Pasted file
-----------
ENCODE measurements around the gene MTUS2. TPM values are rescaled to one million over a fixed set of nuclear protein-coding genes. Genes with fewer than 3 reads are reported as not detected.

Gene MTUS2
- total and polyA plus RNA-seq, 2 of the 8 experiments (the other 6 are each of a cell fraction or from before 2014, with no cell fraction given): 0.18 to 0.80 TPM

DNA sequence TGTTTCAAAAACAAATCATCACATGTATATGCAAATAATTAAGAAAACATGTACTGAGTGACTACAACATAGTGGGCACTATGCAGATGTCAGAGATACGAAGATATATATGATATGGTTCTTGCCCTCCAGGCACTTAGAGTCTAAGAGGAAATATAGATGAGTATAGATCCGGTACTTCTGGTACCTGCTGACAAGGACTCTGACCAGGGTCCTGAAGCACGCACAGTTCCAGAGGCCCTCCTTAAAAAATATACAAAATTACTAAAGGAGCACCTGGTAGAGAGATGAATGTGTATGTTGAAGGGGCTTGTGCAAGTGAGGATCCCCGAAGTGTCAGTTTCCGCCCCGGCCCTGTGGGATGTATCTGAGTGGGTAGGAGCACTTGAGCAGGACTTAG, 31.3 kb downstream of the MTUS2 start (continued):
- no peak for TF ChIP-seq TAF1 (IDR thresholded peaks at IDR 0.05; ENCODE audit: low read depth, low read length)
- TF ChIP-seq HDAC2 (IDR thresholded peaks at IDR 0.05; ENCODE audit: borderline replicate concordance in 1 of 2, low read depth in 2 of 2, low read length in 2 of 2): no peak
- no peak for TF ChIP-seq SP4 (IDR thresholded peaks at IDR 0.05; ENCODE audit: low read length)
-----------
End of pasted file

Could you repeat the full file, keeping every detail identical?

ENCODE measurements around the gene MTUS2. TPM values are rescaled to one million over a fixed set of nuclear protein-coding genes. Genes with fewer than 3 reads are reported as not detected.

Gene MTUS2
- total and polyA plus RNA-seq, 2 of the 8 experiments (the other 6 are each of a cell fraction or from before 2014, with no cell fraction given): 0.18 to 0.80 TPM

DNA sequence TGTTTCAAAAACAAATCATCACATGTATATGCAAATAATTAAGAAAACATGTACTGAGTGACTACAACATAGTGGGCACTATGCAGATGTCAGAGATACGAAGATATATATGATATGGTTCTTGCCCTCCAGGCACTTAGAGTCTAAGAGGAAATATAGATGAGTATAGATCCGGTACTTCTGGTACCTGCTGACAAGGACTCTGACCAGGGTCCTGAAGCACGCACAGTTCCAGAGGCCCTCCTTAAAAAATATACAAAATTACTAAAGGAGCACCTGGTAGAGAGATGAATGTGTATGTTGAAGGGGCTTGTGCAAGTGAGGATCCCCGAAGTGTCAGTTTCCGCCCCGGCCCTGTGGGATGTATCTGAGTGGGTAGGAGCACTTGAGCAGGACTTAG, 31.3 kb downstream of the MTUS2 start (continued):
- no peak for TF ChIP-seq TAF1 (IDR thresholded peaks at IDR 0.05; ENCODE audit: low read depth, low read length)
- TF ChIP-seq HDAC2 (IDR thresholded peaks at IDR 0.05; ENCODE audit: borderline replicate concordance in 1 of 2, low read depth in 2 of 2, low read length in 2 of 2): no peak
- no peak for TF ChIP-seq SP4 (IDR thresholded peaks at IDR 0.05; ENCODE audit: low read length)